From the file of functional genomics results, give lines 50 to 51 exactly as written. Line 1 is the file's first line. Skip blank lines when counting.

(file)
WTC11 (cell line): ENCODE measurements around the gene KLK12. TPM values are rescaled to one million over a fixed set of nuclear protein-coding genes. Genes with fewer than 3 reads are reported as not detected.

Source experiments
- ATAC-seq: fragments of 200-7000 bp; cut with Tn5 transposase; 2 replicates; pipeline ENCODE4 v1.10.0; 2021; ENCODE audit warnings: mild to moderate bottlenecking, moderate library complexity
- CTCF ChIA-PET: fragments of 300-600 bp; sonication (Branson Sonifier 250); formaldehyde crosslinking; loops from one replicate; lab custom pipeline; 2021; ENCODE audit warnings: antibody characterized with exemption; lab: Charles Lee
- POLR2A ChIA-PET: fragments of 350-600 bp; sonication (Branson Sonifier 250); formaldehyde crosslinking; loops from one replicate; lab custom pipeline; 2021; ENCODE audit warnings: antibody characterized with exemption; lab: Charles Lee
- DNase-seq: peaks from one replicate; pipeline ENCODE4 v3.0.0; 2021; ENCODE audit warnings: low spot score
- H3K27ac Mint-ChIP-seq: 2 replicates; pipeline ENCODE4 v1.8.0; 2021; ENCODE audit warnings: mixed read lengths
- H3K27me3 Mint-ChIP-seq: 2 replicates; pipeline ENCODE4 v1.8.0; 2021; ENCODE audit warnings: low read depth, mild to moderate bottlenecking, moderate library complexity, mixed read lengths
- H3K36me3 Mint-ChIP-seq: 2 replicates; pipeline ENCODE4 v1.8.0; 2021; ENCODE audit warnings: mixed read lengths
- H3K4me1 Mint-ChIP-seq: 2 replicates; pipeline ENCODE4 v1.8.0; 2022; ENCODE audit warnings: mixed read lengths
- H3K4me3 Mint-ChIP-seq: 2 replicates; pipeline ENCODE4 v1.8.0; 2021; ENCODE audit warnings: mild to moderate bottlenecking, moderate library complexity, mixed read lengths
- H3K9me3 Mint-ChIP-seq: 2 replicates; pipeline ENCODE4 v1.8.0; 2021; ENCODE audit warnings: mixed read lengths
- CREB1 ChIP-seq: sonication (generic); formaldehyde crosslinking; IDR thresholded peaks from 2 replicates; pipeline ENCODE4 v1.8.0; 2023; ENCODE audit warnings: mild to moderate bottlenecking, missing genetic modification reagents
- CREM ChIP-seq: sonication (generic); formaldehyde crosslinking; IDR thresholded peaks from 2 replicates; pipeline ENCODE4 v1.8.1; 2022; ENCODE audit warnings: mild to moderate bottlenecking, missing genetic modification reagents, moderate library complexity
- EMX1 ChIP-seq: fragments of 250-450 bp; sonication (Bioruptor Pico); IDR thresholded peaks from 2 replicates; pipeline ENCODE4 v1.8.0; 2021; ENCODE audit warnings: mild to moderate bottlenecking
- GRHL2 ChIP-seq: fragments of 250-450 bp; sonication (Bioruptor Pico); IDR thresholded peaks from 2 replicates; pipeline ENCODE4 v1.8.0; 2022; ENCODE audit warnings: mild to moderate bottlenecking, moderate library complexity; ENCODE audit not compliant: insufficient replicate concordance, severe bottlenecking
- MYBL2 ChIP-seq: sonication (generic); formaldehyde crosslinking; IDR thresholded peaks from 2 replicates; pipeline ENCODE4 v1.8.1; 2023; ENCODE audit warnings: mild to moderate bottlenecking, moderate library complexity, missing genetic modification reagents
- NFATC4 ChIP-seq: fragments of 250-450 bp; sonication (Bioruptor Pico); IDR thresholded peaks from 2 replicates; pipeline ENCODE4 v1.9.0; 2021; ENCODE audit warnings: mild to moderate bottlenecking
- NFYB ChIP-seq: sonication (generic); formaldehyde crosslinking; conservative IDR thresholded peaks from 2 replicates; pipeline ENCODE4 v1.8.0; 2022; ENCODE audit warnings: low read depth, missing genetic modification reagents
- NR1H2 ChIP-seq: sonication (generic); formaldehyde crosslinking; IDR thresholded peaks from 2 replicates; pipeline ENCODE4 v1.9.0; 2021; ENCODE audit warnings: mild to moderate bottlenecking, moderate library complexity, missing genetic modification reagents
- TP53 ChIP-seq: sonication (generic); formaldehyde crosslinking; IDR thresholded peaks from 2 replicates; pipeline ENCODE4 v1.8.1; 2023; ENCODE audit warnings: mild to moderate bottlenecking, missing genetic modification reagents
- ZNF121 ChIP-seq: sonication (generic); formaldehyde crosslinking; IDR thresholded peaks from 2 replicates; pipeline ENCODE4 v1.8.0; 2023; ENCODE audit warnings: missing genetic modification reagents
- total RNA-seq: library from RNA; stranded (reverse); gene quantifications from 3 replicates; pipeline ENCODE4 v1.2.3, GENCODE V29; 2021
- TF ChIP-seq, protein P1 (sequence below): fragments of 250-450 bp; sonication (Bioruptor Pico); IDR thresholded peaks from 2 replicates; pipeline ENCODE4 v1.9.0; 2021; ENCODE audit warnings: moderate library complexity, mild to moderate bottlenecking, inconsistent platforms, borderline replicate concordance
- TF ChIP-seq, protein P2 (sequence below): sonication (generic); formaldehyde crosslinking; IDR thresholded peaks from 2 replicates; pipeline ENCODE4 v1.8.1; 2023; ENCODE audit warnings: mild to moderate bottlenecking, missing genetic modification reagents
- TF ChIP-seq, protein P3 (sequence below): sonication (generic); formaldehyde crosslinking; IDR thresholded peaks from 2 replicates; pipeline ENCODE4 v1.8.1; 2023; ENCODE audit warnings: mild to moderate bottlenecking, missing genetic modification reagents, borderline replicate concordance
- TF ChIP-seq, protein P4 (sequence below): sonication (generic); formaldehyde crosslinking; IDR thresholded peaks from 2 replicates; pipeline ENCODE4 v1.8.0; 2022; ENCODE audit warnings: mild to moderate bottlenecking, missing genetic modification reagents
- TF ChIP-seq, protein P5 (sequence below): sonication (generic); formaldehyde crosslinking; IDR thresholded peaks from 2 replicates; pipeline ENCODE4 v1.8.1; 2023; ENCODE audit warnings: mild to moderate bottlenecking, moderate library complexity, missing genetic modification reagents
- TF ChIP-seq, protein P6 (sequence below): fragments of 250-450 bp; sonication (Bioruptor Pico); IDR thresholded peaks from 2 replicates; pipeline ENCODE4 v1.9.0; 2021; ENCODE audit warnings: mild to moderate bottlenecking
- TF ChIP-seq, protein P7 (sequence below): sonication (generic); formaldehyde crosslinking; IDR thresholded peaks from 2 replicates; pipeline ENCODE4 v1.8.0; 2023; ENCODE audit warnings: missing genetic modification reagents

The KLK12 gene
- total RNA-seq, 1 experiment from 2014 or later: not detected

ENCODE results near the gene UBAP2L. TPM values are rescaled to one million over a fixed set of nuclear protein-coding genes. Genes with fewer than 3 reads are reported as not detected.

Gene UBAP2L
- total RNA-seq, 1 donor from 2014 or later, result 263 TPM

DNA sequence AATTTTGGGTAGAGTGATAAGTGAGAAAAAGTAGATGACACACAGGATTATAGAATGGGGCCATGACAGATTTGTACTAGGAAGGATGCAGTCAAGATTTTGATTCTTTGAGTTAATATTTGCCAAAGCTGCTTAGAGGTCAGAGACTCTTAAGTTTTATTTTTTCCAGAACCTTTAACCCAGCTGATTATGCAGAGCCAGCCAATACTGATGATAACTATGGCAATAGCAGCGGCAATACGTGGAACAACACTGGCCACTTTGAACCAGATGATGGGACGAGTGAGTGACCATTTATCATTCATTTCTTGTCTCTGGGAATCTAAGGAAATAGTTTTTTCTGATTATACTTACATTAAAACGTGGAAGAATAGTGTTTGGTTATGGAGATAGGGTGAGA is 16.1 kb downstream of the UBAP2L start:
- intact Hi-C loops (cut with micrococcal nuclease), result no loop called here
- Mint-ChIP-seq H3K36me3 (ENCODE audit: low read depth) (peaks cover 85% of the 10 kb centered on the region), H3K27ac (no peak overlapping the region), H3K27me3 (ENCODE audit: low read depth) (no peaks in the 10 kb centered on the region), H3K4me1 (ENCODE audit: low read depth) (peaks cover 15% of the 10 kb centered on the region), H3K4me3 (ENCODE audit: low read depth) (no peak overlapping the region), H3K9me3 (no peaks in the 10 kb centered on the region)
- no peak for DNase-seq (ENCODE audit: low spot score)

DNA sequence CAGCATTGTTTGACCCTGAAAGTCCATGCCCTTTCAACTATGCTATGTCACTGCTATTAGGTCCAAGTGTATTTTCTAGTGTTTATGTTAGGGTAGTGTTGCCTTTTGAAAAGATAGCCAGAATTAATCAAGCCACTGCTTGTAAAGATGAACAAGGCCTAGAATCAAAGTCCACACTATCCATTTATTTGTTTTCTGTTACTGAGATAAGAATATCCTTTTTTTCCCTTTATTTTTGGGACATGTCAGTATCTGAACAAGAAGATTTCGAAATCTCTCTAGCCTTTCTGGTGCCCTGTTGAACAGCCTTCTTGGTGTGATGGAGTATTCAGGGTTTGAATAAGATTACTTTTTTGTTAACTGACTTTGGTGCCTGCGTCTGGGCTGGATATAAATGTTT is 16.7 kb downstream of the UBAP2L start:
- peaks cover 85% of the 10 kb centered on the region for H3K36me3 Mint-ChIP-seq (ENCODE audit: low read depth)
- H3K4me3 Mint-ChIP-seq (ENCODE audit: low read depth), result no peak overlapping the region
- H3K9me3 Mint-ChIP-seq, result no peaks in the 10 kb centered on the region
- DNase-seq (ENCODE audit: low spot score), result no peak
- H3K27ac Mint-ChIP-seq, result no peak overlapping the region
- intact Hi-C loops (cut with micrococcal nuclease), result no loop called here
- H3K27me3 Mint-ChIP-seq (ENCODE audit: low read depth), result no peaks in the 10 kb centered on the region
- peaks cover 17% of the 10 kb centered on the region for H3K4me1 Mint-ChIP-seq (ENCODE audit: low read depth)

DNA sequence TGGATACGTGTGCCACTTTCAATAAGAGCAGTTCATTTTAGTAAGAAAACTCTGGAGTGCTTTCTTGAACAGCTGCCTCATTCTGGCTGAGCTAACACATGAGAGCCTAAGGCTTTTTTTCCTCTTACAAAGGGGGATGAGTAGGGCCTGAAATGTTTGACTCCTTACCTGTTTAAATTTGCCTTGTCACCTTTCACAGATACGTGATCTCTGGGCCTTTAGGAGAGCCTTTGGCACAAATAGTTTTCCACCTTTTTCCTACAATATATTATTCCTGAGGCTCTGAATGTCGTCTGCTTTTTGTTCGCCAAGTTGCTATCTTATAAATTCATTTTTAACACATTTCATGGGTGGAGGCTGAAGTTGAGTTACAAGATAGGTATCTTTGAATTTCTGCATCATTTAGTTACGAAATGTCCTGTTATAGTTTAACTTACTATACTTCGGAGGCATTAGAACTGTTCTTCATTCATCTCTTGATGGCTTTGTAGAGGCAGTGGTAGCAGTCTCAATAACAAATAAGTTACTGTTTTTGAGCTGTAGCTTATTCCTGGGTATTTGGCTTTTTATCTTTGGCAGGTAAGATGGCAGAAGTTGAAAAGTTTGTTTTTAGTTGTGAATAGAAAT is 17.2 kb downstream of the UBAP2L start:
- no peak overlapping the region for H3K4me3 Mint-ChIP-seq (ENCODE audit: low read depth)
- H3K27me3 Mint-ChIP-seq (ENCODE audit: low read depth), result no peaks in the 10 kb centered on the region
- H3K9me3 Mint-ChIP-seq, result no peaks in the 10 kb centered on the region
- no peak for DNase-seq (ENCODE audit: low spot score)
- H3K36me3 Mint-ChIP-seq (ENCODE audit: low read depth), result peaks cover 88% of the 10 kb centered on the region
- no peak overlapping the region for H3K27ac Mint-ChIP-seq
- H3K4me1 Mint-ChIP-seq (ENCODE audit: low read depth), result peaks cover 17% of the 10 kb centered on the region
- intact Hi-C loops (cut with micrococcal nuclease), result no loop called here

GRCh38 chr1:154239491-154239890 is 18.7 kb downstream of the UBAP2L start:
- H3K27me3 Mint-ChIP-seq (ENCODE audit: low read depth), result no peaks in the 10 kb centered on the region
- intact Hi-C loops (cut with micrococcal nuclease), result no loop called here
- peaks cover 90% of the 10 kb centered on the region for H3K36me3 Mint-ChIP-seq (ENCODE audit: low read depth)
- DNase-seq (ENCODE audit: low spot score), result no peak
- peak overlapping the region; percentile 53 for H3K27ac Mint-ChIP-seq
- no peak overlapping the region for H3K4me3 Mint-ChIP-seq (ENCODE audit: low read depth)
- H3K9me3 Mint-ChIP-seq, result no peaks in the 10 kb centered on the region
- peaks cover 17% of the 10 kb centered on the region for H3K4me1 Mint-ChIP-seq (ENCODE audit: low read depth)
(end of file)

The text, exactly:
- no peak overlapping the region for H3K4me3 Mint-ChIP-seq (ENCODE audit: low read depth)
- H3K27me3 Mint-ChIP-seq (ENCODE audit: low read depth), result no peaks in the 10 kb centered on the region